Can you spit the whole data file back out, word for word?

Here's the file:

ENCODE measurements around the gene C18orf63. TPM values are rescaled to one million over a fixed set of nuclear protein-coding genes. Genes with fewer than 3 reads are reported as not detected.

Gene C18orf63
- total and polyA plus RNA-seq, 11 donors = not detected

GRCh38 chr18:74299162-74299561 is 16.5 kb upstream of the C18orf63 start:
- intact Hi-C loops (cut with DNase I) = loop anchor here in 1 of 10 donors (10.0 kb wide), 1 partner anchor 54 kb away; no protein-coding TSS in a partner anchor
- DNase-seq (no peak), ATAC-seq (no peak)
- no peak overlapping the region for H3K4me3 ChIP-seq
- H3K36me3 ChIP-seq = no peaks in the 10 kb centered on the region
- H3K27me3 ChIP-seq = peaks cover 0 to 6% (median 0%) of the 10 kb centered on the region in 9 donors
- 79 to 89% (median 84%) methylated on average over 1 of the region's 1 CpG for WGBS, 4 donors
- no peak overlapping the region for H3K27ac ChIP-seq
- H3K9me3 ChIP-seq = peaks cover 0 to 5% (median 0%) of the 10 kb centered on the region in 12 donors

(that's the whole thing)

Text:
ENCODE measurements around the gene C18orf63. TPM values are rescaled to one million over a fixed set of nuclear protein-coding genes. Genes with fewer than 3 reads are reported as not detected.

Gene C18orf63
- total and polyA plus RNA-seq, 11 donors = not detected

GRCh38 chr18:74299162-74299561 is 16.5 kb upstream of the C18orf63 start:
- intact Hi-C loops (cut with DNase I) = loop anchor here in 1 of 10 donors (10.0 kb wide), 1 partner anchor 54 kb away; no protein-coding TSS in a partner anchor
- DNase-seq (no peak), ATAC-seq (no peak)
- no peak overlapping the region for H3K4me3 ChIP-seq
- H3K36me3 ChIP-seq = no peaks in the 10 kb centered on the region
- H3K27me3 ChIP-seq = peaks cover 0 to 6% (median 0%) of the 10 kb centered on the region in 9 donors
- 79 to 89% (median 84%) methylated on average over 1 of the region's 1 CpG for WGBS, 4 donors
- no peak overlapping the region for H3K27ac ChIP-seq
- H3K9me3 ChIP-seq = peaks cover 0 to 5% (median 0%) of the 10 kb centered on the region in 12 donors